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IAG Cargo’s Madrid Warehouse Automates Inventory Counts Using Drones

Autonomous Applications

IAG Cargo’s Madrid Warehouse Automates Inventory Counts Using Drones

Air cargo facilities are undergoing rapid digital transformation via the adoption of automation technologies. – the most recent one being fully autonomous drones. At the leading edge of this innovation in inventory management is IAG Cargo, part of the same group that owns British Airways. With a vision to fully automate inventory counts at its air cargo facilities, IAG Cargo has been working closely with FlytBase on aerial inventory scans at its Madrid facility.

Inventory counting, while a critical business activity, consumes thousands of man-hours each year across IAG Cargo’s hubs in the UK, Spain, and Ireland. Increasing the frequency of such counts, a necessity in the age of global e-commerce and same-day delivery, is important – but impractical if done manually. Drones, however, can make this a reality – thanks to cost-effective hardware, intelligent automation software, and continuing advances in indoor autonomous navigation using machine vision and AI/ML techniques – all packaged in the form of FlytWare, an autonomous aerial inventory scanning solution from FlytBase.

FlytBase’s engagement with IAG Cargo involved stakeholders from innovation, continuous improvement, warehouse operations, inventory management, digital transformation, and business analysis. After prioritizing the key requirements for aerial inventory counts, FlytWare was trialed and tested carefully by running dozens and dozens of indoor drone flights – the barcodes thus scanned were automatically mapped to their locations; making available the ‘ground truth’ data that could then be filtered for empty slots, compared with WMS data and analyzed for location accuracy.

Having thus been tested at IAG Cargo via proof-of-concept trials, and further refined during the pilot project, FlytWare is now being readied for production deployments at multiple IAG Cargo facilities. The reality of inventory management is that each warehouse, distribution center, and air cargo facility is unique in terms of storage configurations, key operating metrics, cycle count frequency, etc. Scanning one-deep, front-facing bar codes on full pallets is obviously much simpler than counting case reserve in VNAs, scanning pallets stored in bulk areas or enabling automatic ‘first counts’ of multi-deep pallet/case reserve that are then followed by manual ‘second counts’.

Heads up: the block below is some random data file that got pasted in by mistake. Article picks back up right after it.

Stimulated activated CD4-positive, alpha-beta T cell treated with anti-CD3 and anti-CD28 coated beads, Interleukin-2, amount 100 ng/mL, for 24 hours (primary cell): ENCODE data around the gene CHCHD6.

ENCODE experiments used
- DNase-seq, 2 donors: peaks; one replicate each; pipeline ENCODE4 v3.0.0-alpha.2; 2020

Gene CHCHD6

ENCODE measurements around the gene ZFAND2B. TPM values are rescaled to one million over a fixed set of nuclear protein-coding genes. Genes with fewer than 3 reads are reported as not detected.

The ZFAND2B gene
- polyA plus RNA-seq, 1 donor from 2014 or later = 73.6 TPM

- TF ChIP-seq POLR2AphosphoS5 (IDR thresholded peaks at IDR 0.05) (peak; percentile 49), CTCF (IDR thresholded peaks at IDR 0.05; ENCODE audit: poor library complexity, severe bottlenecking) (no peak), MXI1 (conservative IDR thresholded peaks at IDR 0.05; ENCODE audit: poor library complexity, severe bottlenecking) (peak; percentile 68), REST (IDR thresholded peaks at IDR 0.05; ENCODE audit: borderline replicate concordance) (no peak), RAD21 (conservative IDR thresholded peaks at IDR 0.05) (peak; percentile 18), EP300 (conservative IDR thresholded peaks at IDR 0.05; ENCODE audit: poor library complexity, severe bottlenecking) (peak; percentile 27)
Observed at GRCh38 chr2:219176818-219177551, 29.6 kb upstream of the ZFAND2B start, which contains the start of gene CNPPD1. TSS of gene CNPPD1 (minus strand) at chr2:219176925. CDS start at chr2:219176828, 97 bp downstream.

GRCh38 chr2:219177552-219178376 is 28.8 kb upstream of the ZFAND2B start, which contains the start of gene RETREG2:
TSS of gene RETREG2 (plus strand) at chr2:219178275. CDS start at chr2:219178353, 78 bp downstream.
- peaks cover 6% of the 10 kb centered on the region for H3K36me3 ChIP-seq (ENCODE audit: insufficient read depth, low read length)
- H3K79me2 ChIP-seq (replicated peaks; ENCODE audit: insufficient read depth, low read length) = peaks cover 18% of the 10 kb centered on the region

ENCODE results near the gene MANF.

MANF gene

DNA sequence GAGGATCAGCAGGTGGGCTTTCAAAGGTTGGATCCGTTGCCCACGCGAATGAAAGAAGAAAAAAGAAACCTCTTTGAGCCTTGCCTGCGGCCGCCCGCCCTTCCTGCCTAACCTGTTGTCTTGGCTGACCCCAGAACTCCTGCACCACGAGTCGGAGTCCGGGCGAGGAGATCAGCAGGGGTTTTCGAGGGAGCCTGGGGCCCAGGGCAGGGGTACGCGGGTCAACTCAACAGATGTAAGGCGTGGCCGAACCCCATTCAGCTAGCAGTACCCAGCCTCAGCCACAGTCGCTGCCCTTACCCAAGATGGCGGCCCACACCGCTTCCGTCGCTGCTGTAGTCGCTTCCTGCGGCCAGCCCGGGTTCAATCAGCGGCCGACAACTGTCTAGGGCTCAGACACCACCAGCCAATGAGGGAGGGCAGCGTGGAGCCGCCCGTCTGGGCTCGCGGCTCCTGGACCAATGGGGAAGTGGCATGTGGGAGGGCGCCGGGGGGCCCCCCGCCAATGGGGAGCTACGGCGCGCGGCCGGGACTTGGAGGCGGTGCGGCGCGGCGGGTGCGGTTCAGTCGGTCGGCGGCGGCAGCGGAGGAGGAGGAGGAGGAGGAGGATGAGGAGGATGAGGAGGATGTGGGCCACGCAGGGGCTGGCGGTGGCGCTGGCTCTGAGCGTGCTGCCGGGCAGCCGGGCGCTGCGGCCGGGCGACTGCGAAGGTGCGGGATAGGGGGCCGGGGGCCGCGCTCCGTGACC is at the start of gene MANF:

Nitin Gupta, CEO, FlytBase, explained: “Flytware’s trials at IAG Cargo have been successful in uncovering the significant opportunities and key challenges of deploying fully autonomous drones for inventory counts in warehouse rack storage. Not only can aerial inventory scans provide cost-effective and high frequency cycle counts, but they can also measurably impact productivity and support regulatory audits. The availability of live video feeds and location-wise image data, coupled with capabilities such as precision landing and WMS integration make FlytWare a highly compelling alternative to not only manual counts, but also RFID, AGVs and other methods that remain expensive and difficult to scale. Needless to say, we look forward to deploying FlytWare across IAG Cargo, a leading advocate for aerial inventory counts.”

The trials of FlytWare at IAG Cargo’s Madrid warehouse have also reinforced the importance of user-friendly operator dashboards, auditable inventory data and live video feeds. These underpin the intangible benefits of drone-based barcode scans – in addition to the time, cost & safety benefits versus manual counts. In fact, from a safety perspective, the ability to detect and avoid obstacles during autonomous flights turned out to be a key success factor for adopting FlytWare – even though the SOPs may require that the aisles be closed off during drone flights.

In an age of high-velocity supply chains and consumer expectation w.r.t. instant delivery, automation is becoming the silver bullet for inventory stakeholders at air cargo facilities – with fully autonomous drones expected to play a central role.

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